He was soon compelled to sell many of his properties and work as a manager for a large hotel chain. During this difficult time, he recalls his mother telling him that praying was the best investment he could make, and it did really assist him greatly.

Hilton returned to his hotel business after the Great Depression ended. He not only repurchased his previous holdings, but he also erected the ‘Hotel Andaluz’ in Albuquerque, New Mexico, in 1939. It was his first time staying in a motel outside of Texas.

Later, he traveled west, purchasing the films ‘Breakers’ and ‘Sir Francis Drake’ in Los Angeles and San Francisco, respectively. He relocated his headquarters to Los Angeles in 1942 and began expanding eastward from there.
He purchased the ‘Roosevelt Hotel’ in New York City in 1943. In 1945, he bought Chicago’s ‘Palmer House’ and the ‘Stevens Hotel,’ which was the world’s largest hotel at the time, and renamed it ‘Conrad Hilton’ after remodeling it.
Despite its size, Hilton continued to follow his ‘digging for gold’ philosophy. By dividing a ballroom horizontally and erecting it halfway between the original floor and the high ceiling, he added a whole floor.

So far, all of his hotels have been run on their own. He founded the Hilton Hotel Corporation in 1946 and floated it on the New York Stock Exchange the following year. Hilton was the largest stakeholder, owning $9 million in stock.
In 1949, Hilton signed a 20-year lease on the ‘Hotel Caribe Hilton’ in San Juan, Puerto Rico. This was the group’s first hotel outside of the United States, and it was here that the ‘Hilton International Company’ was formed, eventually becoming the world’s first hotel chain.

In October 1949, he realized a long-held ambition by acquiring the management rights to New York City’s famed ‘Waldorf-Astoria Hotel.’ In 1972, the Hilton Hotels Corporation purchased the property outright.
His biggest competitor so far has been Statler Hotels. He bought the company for a record price of $111,000,000 in 1954. Hilton was able to make the move because he had already listed his company on the New York Stock Exchange, allowing him to raise extra funds from outside investors.

Throughout the 1950s and 1960s, he continued to buy hotels both in the United States and abroad. He also became a shareholder in companies like Carte Blanche Credit Company and American Crystal Sugar Company. However, they did not have the same level of success as his hotel operations.

He retired from active administration of the corporation in 1966, appointing his son Barron as President. He remained Chairman of the Board, however, until his death nearly 13 years later.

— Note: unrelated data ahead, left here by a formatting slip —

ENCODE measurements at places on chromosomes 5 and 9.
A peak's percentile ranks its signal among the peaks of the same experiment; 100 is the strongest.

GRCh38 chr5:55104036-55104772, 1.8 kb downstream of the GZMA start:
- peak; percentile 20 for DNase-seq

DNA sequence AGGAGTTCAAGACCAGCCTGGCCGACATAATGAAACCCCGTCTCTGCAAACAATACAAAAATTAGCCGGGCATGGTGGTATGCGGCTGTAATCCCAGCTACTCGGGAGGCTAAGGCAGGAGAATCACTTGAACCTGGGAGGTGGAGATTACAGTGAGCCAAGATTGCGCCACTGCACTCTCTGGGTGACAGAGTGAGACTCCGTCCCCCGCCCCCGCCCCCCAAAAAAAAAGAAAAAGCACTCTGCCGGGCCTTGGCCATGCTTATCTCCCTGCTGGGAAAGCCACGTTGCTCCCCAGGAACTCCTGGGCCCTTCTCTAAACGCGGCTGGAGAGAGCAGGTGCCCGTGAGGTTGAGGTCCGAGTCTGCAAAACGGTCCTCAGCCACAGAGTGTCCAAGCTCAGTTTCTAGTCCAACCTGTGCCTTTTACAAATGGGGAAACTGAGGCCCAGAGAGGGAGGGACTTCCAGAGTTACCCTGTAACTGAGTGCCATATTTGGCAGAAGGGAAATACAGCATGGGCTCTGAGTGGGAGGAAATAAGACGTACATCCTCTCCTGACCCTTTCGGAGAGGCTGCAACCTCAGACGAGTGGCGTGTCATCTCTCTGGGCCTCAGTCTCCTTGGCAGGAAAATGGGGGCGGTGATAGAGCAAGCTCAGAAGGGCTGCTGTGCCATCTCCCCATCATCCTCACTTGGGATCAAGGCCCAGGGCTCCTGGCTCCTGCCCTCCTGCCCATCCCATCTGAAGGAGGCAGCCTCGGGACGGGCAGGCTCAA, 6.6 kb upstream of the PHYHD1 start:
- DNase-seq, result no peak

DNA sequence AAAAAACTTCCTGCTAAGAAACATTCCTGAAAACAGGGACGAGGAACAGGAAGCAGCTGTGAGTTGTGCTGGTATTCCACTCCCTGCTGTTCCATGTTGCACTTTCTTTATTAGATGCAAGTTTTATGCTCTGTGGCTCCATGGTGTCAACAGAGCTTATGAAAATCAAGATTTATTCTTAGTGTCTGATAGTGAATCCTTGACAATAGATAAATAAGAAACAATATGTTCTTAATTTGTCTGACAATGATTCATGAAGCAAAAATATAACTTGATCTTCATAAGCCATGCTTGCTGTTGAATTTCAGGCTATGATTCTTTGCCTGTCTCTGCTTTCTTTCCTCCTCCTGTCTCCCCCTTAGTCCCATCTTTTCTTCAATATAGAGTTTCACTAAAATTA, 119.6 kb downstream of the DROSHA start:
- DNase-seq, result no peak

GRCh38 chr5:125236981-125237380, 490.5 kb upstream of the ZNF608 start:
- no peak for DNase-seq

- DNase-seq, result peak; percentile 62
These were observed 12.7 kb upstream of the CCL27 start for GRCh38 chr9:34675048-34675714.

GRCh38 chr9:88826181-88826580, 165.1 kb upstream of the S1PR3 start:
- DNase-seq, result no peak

Major Projects of Conrad Hilton

The ‘Dallas Hilton’ was Conrad Hilton’s first significant hotel. He chose the tallest point in downtown Dallas as the location. The 14-story skyscraper housed a hotel that provided a wide range of services. The hotel, which cost $1360,000 to construct, opened on August 6, 1925.

The Mayflower Hotel in Washington, DC, the Palmer House in Chicago, and the Plaza Hotel and Waldorf-Astoria in New York City were among the other significant properties later bought by Hilton.
His book, ‘Be My Guest,’ is also well-known. The book, which was first published in 1957, is still considered a bible for all hotels.

Philanthropic activities of Conrad Hilton

Conrad Hilton established the Conrad N. Hilton Foundation in 1944 with the goal of “changing the lives of poor and vulnerable people everywhere.” Before his death he bequeathed the bulk of his possessions to this foundation.

Personal History and Legacy

Conrad Hilton married Mary Adelaide Barron in 1925. Conrad Nicholson Hilton Jr., William Barron Hilton, and Eric Michael Hilton were the couple’s three children. When the couple’s marriage fell apart in 1934, he granted her a divorce against his will and the rules of the Roman Catholic Church.

Hilton married ZsaZsa Gabor, a Hungarian actress, in a civil ceremony in 1942. The marriage was doomed from the start and ended in 1946 with a divorce. Constance Francesca Hilton was their only child.
Hilton married Mary Frances Kelly in 1976. This wedding took place in a church. Their relationship lasted till he died in 1979.

Hilton died on January 3, 1979, at the age of 91, of natural causes. Calvary Hill Cemetery, a Catholic cemetery in Dallas, Texas, was where he was laid to rest.
The Conrad N. Hilton Foundation, which he established, carries on his legacy.

Estimated Net Worth

Barron Hilton said on December 25, 2007, that he will leave nearly 97 percent of his money to a charity unitrust that would eventually be merged with the Conrad N. Hilton Foundation, which was valued at $2.36 billion at the time (equal to $2.95 billion in 2020).